Presumably named for: James Buchanan
  Relatives: Nephew by marriage of Thomas Frazier Hargis.
  Political family: Cockrell-South family of Kentucky.
  James Noble Adam (1842-1912) — also known as James N. Adam — of Buffalo, Erie County, N.Y. Born in Peebles, Scotland, March 1, 1842. Democrat. Dry goods merchant; mayor of Buffalo, N.Y., 1906-09. Presbyterian. Scottish ancestry. Suffered a stroke of apoplexy, while visiting his successor's office in Buffalo City Hall, and died the next day, in Buffalo, Erie County, N.Y., February 9, 1912 (age 69 years, 345 days). Interment at St. Cuthbert's Churchyard, Edinburgh, Scotland.
  Relatives: Son of Thomas Adam and Isabella (Borthwick) Adam; married, January 9, 1872, to Margaret L. Paterson.
  See also Find-A-Grave memorial
  Herbert Porter Bissell (1856-1919) — also known as Herbert P. Bissell — of East Aurora, Erie County, N.Y.; Buffalo, Erie County, N.Y. Born in New London, Oneida County, N.Y., August 30, 1856. Democrat. Lawyer; candidate for mayor of Buffalo, N.Y., 1901; vice-president, Niagara Gorge Railroad; also counsel to the Buffalo Traction Co.; Justice of New York Supreme Court 8th District, 1912-19; died in office 1919. Episcopalian. Member, American Bar Association; Sons of the American Revolution; Freemasons; Scottish Rite Masons; Knights Templar. While presiding at a trial, in court, in the Niagara County Courthouse, he suffered a heart attack and died, in Lockport, Niagara County, N.Y., April 30, 1919 (age 62 years, 243 days). Interment at Oakwood Cemetery, East Aurora, N.Y.
  Relatives: Son of Amos Alanson Bissell and Amelia Susan (Willse) Bissell; married to Lucy Agnes Coffey.
  See also Find-A-Grave memorial
  Lyman McCarl (1859-1920) — of Quincy, Adams County, Ill. Born in Richfield Township, Adams County, Ill., May 3, 1859. Democrat. County judge in Illinois, 1910-20; delegate to Democratic National Convention from Illinois, 1916. Unitarian. Member, Freemasons; Knights of Pythias; Elks. Died from a stroke, in his office at the Adams County Courthouse, Quincy, Adams County, Ill., April 13, 1920 (age 60 years, 346 days). Interment at Woodland Cemetery, Quincy, Ill.
  Relatives: Son-in-law of Benjamin F. Berrian.
James Cowgill James Cowgill (1848-1922) — also known as Jim Cowgill — of Caldwell County, Mo.; Kansas City, Jackson County, Mo. Born in Henry County, Ind., April 2, 1848. Democrat. Served in the Union Army during the Civil War; farmer; stockman; member of Missouri state house of representatives from Caldwell County, 1891-92; Missouri railroad and warehouse commissioner, 1893-97; Missouri state treasurer, 1909-13; delegate to Democratic National Convention from Missouri, 1916; Missouri Democratic state chair, 1916; mayor of Kansas City, Mo., 1918-22; died in office 1922. Died suddenly, from a cerebral hemorrhage, in his office at City Hall, Kansas City, Jackson County, Mo., January 20, 1922 (age 73 years, 293 days). Interment at Elmwood Cemetery, Kansas City, Mo.
  Relatives: Son of William M. Cowgill and Roda Cowgill; married, September 22, 1867, to Ella Myers.
  See also Wikipedia article
  Image source: Souvenir of the Missouri Legislature 1897
  David Fulton Rice (1889-1929) — of Centerville, Appanoose County, Iowa. Born near Exline, Appanoose County, Iowa, September 13, 1889. Democrat. Lawyer; served in the U.S. Army during World War I; member of Iowa state house of representatives, 1925. Methodist. Member, Knights of Pythias; Freemasons; American Legion. Shot and killed by a disgruntled law client, George Domyancich, as he was leaving the Appanoose County Courthouse, Centerville, Appanoose County, Iowa, February 28, 1929 (age 39 years, 168 days). Interment at Oakland Cemetery, Centerville, Iowa.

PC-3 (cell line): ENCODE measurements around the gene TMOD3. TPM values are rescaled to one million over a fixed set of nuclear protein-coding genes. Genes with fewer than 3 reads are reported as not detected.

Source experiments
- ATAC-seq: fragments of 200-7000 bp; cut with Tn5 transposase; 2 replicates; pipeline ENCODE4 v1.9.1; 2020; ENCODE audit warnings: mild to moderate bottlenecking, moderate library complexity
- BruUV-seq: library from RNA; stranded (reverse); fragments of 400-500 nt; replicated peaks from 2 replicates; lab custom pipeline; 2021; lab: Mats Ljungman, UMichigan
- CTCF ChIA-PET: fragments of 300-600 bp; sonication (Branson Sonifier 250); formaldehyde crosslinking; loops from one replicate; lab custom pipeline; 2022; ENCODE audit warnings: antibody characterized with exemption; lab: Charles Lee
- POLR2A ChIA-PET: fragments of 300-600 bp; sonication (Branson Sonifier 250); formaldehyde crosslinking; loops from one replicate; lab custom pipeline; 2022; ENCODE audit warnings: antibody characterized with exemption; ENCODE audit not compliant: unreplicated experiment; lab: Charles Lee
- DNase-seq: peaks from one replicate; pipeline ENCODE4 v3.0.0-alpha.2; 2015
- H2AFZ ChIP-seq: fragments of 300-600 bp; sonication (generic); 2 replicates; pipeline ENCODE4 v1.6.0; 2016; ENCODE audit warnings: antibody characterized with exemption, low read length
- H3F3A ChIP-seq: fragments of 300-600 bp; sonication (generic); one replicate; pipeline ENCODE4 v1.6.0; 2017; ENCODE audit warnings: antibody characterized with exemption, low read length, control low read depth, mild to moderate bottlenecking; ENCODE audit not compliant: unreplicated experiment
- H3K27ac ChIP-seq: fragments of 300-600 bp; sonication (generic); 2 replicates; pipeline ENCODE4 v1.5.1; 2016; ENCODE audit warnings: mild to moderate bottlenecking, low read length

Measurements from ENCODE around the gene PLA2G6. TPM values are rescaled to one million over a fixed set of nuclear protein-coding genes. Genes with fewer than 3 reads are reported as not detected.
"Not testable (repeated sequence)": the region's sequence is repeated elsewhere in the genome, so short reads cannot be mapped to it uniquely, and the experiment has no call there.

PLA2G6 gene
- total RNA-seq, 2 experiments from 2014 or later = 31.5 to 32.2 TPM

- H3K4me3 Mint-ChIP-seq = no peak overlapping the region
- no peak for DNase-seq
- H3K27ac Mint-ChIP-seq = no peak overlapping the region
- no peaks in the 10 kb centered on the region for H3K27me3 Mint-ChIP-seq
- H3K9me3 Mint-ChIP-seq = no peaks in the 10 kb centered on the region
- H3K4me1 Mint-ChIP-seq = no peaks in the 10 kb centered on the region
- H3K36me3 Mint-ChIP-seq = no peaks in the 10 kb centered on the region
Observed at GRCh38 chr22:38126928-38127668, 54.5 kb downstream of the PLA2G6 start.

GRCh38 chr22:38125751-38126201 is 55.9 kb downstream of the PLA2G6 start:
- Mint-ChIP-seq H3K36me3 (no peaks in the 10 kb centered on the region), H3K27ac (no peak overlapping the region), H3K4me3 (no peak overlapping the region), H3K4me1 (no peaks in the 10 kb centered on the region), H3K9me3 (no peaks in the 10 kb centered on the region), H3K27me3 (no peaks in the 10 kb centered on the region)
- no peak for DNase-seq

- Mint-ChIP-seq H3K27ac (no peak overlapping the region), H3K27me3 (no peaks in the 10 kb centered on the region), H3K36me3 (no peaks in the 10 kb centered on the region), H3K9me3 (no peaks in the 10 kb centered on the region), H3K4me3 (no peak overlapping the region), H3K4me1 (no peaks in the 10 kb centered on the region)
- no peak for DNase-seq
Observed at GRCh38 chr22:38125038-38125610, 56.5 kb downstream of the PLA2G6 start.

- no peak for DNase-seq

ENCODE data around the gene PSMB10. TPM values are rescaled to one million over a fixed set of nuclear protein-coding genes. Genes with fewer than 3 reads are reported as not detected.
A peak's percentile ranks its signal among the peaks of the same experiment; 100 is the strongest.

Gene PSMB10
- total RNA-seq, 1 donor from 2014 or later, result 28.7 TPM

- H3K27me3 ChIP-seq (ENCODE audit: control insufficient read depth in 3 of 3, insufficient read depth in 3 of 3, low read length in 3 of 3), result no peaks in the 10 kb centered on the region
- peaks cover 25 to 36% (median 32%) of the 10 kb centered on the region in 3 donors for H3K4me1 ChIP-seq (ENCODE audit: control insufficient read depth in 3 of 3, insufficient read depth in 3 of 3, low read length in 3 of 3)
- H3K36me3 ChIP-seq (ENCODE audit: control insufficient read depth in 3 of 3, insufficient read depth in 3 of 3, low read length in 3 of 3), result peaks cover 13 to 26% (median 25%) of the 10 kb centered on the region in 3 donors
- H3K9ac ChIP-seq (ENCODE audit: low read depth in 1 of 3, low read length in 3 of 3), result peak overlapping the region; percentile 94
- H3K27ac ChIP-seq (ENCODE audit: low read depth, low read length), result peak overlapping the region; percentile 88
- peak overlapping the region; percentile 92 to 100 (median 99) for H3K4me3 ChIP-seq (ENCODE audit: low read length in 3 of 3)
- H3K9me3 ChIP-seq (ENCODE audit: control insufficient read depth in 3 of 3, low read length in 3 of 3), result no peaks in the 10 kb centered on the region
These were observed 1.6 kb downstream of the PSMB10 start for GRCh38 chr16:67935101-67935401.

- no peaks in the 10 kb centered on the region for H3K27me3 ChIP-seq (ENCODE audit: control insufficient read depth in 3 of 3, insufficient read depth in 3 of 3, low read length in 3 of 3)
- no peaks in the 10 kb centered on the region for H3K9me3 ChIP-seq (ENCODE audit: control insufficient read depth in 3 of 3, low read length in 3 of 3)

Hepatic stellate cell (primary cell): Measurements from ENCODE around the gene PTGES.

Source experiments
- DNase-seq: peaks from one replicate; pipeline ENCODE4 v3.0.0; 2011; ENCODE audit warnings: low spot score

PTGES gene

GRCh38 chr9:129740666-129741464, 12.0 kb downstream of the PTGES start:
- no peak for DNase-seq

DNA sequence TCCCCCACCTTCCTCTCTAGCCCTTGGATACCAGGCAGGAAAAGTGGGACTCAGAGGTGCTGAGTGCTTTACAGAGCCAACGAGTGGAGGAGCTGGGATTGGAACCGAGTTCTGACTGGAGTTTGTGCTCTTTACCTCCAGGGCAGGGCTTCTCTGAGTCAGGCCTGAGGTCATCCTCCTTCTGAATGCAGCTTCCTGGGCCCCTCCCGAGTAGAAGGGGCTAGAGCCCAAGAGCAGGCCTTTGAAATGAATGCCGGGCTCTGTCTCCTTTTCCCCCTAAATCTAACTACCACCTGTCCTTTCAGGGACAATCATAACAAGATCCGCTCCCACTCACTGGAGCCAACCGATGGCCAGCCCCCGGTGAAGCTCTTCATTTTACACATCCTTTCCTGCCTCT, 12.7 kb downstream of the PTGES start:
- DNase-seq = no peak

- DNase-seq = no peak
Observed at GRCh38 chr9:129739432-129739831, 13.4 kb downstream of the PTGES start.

Joseph W. Bailey Joseph Weldon Bailey (1862-1929) — also known as Joseph W. Bailey — of Gainesville, Cooke County, Tex.; Dallas, Dallas County, Tex. Born near Crystal Springs, Copiah County, Miss., October 6, 1862. Democrat. Lawyer; candidate for Presidential Elector for Texas; U.S. Representative from Texas 5th District, 1891-1901; U.S. Senator from Texas, 1901-13; delegate to Democratic National Convention from Texas, 1904 (member, Platform and Resolutions Committee); candidate for Governor of Texas, 1920. Died, from a coronary embolism, in a courtroom while defending a client, in the Grayson County Courthouse, Sherman, Grayson County, Tex., April 13, 1929 (age 66 years, 189 days). Interment at Fairview Cemetery, Gainesville, Tex.
  Relatives: Son of Joseph Weldon Bailey (1835-1906) and Harriett Lucinda (Dees) Bailey; married to Ellen Beaty Murray; father of Joseph Weldon Bailey Jr..
  Political family: Breckinridge-Preston-Cabell-Floyd family of Virginia (subset of the Four Thousand Related Politicians).
  See also congressional biography — Govtrack.us page — Wikipedia article — Find-A-Grave memorial
  Image source: American Monthly Review of Reviews, August 1902
  Motley H. Flint (1864-1930) — of Los Angeles, Los Angeles County, Calif. Born in Somerville, Middlesex County, Mass., February 19, 1864. Republican. Postmaster at Los Angeles, Calif., 1904-10; banker; provided critical support for the Warner Brothers Movie studio in its early years; one of the promoters of Julian Petroleum Corporation, a Ponzi scheme which collapsed in 1927; about 40,000 investors lost their money; tainted by the scandal, he moved to Europe for a time. Member, Freemasons. Called as a witness in a civil suit involving David O. Selznick; after his testimony, as he returned to the audience section of the courtroom, in Los Angeles City Hall, he was shot and killed by Frank Keaton, in Los Angeles, Los Angeles County, Calif., July 14, 1930 (age 66 years, 145 days). Keaton, who had lost his money in Julian Petroleum, was immediately arrested, and subsequently tried, convicted, and hanged. Entombed in mausoleum at Forest Lawn Memorial Park, Glendale, Calif.